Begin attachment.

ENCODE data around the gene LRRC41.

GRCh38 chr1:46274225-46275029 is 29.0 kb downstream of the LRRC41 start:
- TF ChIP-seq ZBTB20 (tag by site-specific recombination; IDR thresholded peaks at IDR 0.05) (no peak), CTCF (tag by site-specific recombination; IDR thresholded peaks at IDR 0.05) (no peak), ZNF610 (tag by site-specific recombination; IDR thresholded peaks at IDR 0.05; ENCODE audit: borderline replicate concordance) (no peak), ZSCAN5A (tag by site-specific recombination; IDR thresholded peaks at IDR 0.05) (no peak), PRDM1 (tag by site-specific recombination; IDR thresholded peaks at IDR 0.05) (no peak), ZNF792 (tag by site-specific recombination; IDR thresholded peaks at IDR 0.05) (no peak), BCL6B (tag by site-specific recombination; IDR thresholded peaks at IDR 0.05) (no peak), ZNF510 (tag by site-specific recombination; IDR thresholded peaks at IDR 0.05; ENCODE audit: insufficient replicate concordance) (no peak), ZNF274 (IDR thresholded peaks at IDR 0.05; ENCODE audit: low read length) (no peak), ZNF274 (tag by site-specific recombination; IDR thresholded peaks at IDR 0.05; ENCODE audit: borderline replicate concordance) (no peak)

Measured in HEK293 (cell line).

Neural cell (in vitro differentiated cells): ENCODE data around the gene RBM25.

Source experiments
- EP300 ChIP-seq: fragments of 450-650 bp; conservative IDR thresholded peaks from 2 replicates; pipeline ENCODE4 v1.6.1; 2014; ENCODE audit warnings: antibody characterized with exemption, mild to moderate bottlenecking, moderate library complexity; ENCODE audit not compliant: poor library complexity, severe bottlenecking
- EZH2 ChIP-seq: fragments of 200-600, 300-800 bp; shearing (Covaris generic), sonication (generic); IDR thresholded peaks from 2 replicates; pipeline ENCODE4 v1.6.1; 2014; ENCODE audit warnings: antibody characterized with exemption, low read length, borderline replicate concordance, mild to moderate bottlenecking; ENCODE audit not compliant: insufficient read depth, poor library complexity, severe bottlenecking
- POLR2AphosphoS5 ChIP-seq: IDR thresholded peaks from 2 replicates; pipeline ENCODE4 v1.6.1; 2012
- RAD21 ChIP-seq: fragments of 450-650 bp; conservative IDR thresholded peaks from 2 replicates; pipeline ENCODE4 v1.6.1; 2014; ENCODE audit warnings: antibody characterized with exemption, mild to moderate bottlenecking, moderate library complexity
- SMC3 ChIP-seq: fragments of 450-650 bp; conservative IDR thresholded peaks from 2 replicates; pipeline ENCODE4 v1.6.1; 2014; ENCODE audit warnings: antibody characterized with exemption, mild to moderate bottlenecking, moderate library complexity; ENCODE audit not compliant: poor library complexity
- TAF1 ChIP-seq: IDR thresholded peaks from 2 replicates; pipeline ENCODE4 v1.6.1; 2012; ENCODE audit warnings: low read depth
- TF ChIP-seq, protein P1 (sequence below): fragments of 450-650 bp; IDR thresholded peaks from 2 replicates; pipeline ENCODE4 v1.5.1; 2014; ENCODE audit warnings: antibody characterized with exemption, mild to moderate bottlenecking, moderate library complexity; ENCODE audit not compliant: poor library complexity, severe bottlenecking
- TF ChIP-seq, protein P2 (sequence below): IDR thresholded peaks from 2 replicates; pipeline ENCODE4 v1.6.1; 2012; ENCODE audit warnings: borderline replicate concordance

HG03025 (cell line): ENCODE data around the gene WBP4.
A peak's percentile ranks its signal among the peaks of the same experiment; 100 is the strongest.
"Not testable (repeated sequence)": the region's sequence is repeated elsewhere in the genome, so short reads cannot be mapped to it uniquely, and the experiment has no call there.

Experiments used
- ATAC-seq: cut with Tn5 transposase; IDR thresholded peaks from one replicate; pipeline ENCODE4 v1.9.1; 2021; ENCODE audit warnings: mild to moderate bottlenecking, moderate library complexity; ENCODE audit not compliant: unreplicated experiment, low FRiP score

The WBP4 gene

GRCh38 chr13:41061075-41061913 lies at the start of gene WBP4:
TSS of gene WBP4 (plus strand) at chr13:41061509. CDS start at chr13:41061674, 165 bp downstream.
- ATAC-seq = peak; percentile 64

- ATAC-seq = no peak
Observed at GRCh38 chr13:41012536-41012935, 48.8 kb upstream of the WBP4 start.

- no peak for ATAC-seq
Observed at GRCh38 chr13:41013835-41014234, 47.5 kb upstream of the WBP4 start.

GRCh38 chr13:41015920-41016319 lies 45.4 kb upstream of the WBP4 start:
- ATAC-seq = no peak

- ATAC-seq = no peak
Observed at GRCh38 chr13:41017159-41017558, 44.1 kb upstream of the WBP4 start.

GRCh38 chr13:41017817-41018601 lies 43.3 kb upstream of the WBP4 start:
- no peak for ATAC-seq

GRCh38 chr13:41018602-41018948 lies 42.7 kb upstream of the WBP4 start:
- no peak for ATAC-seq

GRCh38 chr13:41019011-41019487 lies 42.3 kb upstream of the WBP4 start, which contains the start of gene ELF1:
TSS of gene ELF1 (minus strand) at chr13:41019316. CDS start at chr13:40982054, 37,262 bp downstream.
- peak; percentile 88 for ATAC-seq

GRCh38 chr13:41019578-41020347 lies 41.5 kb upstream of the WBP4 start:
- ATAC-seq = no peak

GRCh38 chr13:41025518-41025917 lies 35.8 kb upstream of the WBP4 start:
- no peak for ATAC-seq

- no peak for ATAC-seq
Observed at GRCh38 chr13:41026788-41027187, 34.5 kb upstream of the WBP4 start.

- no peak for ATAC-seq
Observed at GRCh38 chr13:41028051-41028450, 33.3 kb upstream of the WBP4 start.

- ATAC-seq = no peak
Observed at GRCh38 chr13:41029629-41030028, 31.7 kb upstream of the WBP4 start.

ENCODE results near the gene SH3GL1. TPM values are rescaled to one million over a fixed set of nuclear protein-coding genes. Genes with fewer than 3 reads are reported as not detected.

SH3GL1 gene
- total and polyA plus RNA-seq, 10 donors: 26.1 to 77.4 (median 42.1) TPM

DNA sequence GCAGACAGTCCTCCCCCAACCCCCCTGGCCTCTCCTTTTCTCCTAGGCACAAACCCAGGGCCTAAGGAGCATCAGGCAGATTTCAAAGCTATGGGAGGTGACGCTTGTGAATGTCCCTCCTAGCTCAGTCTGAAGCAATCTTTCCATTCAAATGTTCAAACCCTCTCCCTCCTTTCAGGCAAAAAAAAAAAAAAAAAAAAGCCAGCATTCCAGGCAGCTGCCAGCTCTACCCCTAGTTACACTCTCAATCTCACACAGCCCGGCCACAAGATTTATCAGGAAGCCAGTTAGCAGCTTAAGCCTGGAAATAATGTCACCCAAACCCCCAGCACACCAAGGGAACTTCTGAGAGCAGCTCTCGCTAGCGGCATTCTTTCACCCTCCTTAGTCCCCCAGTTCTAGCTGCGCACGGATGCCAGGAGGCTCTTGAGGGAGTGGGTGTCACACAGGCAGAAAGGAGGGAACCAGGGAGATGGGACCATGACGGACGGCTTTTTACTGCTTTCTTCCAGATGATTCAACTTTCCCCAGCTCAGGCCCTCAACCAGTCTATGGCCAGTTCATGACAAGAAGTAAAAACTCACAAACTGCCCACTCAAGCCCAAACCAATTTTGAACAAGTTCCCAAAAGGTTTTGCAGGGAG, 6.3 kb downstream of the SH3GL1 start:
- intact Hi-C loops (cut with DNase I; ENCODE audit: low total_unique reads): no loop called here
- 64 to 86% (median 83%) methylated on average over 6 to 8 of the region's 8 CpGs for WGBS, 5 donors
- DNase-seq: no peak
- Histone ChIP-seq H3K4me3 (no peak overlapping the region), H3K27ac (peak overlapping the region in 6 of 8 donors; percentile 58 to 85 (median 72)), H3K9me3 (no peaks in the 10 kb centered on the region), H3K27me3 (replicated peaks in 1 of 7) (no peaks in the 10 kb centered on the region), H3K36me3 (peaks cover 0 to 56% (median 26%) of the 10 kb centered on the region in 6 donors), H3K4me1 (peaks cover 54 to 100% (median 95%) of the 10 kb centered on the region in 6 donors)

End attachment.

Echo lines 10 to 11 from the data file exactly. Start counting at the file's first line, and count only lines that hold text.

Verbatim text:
- RAD21 ChIP-seq: fragments of 450-650 bp; conservative IDR thresholded peaks from 2 replicates; pipeline ENCODE4 v1.6.1; 2014; ENCODE audit warnings: antibody characterized with exemption, mild to moderate bottlenecking, moderate library complexity
- SMC3 ChIP-seq: fragments of 450-650 bp; conservative IDR thresholded peaks from 2 replicates; pipeline ENCODE4 v1.6.1; 2014; ENCODE audit warnings: antibody characterized with exemption, mild to moderate bottlenecking, moderate library complexity; ENCODE audit not compliant: poor library complexity